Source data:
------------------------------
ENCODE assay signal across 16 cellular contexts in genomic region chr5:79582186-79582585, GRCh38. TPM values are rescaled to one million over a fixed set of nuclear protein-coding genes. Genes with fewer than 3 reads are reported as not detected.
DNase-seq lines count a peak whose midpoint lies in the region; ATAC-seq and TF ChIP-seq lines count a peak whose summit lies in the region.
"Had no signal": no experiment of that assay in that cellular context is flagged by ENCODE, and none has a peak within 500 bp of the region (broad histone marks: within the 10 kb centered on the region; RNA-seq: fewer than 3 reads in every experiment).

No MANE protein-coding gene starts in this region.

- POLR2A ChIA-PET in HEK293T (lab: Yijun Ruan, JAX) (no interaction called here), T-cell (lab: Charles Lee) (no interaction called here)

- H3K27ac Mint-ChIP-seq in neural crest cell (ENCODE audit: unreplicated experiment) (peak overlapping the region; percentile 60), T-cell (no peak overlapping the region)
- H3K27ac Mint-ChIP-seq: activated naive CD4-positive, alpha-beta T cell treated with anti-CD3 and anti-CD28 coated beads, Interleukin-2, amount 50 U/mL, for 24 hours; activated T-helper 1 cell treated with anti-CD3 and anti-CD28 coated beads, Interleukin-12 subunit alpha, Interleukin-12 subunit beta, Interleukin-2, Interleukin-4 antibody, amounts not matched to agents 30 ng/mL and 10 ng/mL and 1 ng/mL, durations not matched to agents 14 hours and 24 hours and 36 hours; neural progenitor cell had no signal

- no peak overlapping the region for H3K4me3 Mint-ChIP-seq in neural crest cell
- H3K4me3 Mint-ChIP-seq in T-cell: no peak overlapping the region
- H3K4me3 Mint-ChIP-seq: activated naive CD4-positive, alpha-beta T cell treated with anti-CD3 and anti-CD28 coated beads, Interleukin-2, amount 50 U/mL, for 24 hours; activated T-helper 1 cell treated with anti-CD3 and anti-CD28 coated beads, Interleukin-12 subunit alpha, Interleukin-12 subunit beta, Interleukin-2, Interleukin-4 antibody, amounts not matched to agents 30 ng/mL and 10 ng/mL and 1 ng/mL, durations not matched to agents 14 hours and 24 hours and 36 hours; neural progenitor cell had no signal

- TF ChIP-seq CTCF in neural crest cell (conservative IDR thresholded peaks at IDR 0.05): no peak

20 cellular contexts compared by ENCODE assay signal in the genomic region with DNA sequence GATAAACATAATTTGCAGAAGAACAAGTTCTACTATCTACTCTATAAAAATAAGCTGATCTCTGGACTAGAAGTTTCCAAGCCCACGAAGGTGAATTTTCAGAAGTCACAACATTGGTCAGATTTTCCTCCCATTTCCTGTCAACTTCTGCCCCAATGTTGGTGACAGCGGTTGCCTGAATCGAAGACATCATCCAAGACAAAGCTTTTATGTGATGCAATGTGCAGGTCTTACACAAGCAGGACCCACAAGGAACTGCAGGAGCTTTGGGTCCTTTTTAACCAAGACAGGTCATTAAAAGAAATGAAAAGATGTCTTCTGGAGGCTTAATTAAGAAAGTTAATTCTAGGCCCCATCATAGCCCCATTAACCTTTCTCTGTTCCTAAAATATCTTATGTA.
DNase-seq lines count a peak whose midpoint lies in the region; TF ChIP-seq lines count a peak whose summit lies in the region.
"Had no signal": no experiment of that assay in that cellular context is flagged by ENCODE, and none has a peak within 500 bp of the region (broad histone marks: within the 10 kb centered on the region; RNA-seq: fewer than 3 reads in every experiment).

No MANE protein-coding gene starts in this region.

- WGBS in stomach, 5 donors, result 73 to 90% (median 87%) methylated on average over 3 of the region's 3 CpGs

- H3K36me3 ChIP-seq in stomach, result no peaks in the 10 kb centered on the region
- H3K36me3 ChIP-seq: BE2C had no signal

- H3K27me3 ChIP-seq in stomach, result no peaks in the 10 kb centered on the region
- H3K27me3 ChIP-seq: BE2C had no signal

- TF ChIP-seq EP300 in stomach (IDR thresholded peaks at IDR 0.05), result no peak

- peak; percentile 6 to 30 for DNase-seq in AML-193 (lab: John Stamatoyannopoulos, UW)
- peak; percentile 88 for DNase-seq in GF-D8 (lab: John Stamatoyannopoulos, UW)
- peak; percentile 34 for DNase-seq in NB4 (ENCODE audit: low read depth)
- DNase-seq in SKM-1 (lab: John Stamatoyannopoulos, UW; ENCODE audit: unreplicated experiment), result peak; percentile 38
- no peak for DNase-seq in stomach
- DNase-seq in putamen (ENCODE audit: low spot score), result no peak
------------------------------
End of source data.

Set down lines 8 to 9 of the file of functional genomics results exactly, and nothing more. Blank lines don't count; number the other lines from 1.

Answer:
- no peak overlapping the region for H3K4me3 Mint-ChIP-seq in neural crest cell
- H3K4me3 Mint-ChIP-seq in T-cell: no peak overlapping the region